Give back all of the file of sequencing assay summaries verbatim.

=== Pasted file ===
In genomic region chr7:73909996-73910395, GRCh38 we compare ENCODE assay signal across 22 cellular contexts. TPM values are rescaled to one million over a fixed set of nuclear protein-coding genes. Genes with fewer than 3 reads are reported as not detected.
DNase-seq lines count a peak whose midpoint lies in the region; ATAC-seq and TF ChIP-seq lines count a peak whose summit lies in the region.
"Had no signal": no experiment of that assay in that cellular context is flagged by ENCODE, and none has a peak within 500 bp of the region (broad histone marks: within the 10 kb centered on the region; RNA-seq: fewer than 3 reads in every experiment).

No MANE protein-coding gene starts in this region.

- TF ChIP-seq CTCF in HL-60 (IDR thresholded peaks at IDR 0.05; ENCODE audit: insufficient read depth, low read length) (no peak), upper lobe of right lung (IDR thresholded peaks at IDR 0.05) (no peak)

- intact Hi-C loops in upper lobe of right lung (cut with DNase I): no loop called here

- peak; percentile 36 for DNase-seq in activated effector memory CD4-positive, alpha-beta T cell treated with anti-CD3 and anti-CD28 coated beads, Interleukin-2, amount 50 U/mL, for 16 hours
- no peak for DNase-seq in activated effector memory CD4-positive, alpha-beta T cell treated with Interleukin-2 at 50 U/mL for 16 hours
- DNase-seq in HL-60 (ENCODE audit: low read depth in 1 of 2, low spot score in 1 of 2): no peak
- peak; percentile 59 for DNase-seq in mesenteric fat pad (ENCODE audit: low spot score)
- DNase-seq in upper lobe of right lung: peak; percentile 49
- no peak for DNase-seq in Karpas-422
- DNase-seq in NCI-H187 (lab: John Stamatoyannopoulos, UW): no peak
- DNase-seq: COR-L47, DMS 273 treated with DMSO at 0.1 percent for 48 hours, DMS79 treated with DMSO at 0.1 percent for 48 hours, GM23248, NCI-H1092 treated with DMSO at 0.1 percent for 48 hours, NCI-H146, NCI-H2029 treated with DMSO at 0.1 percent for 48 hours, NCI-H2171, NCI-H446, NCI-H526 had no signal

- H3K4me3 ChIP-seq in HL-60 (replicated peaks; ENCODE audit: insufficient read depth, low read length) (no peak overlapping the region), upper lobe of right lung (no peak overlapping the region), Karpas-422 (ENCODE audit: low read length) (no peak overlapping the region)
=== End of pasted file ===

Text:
In genomic region chr7:73909996-73910395, GRCh38 we compare ENCODE assay signal across 22 cellular contexts. TPM values are rescaled to one million over a fixed set of nuclear protein-coding genes. Genes with fewer than 3 reads are reported as not detected.
DNase-seq lines count a peak whose midpoint lies in the region; ATAC-seq and TF ChIP-seq lines count a peak whose summit lies in the region.
"Had no signal": no experiment of that assay in that cellular context is flagged by ENCODE, and none has a peak within 500 bp of the region (broad histone marks: within the 10 kb centered on the region; RNA-seq: fewer than 3 reads in every experiment).

No MANE protein-coding gene starts in this region.

- TF ChIP-seq CTCF in HL-60 (IDR thresholded peaks at IDR 0.05; ENCODE audit: insufficient read depth, low read length) (no peak), upper lobe of right lung (IDR thresholded peaks at IDR 0.05) (no peak)

- intact Hi-C loops in upper lobe of right lung (cut with DNase I): no loop called here

- peak; percentile 36 for DNase-seq in activated effector memory CD4-positive, alpha-beta T cell treated with anti-CD3 and anti-CD28 coated beads, Interleukin-2, amount 50 U/mL, for 16 hours
- no peak for DNase-seq in activated effector memory CD4-positive, alpha-beta T cell treated with Interleukin-2 at 50 U/mL for 16 hours
- DNase-seq in HL-60 (ENCODE audit: low read depth in 1 of 2, low spot score in 1 of 2): no peak
- peak; percentile 59 for DNase-seq in mesenteric fat pad (ENCODE audit: low spot score)
- DNase-seq in upper lobe of right lung: peak; percentile 49
- no peak for DNase-seq in Karpas-422
- DNase-seq in NCI-H187 (lab: John Stamatoyannopoulos, UW): no peak
- DNase-seq: COR-L47, DMS 273 treated with DMSO at 0.1 percent for 48 hours, DMS79 treated with DMSO at 0.1 percent for 48 hours, GM23248, NCI-H1092 treated with DMSO at 0.1 percent for 48 hours, NCI-H146, NCI-H2029 treated with DMSO at 0.1 percent for 48 hours, NCI-H2171, NCI-H446, NCI-H526 had no signal

- H3K4me3 ChIP-seq in HL-60 (replicated peaks; ENCODE audit: insufficient read depth, low read length) (no peak overlapping the region), upper lobe of right lung (no peak overlapping the region), Karpas-422 (ENCODE audit: low read length) (no peak overlapping the region)